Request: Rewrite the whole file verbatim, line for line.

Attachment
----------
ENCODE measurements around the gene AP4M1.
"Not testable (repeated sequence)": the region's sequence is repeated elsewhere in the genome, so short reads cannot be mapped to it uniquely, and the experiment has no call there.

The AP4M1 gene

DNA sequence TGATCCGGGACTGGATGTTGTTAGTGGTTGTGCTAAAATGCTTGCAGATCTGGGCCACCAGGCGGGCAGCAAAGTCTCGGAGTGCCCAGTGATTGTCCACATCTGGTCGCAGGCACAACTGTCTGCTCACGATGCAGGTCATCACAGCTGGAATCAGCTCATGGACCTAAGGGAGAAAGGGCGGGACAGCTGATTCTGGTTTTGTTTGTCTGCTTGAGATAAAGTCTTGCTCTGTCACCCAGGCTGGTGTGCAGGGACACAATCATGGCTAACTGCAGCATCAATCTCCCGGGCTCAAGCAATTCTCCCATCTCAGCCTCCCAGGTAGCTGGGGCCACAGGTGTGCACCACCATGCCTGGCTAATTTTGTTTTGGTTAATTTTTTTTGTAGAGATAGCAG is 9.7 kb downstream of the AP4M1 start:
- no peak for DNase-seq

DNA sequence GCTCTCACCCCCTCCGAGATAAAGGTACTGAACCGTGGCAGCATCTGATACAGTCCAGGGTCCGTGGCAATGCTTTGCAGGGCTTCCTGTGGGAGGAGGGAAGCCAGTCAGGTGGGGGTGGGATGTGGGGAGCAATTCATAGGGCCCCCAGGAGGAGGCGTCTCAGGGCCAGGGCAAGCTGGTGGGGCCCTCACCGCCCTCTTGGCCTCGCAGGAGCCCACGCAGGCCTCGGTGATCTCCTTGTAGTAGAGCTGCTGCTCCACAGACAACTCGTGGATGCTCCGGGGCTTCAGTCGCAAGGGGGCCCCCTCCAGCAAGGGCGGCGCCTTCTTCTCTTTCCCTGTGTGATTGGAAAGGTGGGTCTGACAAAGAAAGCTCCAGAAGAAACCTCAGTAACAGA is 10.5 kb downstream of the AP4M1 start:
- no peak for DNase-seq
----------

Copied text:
ENCODE measurements around the gene AP4M1.
"Not testable (repeated sequence)": the region's sequence is repeated elsewhere in the genome, so short reads cannot be mapped to it uniquely, and the experiment has no call there.

The AP4M1 gene

DNA sequence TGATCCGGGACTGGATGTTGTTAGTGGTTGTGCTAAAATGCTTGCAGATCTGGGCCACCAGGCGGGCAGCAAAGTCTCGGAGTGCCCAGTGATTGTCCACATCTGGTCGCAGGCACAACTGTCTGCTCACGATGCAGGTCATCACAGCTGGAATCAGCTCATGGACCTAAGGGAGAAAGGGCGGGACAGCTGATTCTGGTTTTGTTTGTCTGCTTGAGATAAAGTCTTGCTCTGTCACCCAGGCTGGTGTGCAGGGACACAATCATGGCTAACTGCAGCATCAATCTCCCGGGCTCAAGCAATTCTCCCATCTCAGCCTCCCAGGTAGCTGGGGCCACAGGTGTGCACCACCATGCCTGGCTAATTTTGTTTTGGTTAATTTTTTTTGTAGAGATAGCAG is 9.7 kb downstream of the AP4M1 start:
- no peak for DNase-seq

DNA sequence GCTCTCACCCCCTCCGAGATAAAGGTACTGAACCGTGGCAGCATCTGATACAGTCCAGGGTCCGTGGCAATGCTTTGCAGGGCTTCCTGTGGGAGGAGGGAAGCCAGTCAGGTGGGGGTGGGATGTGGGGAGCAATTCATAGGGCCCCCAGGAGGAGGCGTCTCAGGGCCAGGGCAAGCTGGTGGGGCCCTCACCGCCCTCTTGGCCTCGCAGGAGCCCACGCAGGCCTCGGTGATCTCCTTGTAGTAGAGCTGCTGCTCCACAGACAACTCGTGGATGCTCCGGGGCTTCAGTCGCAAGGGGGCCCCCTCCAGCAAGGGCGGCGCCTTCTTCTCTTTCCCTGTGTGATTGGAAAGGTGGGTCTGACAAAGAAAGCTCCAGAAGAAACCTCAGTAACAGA is 10.5 kb downstream of the AP4M1 start:
- no peak for DNase-seq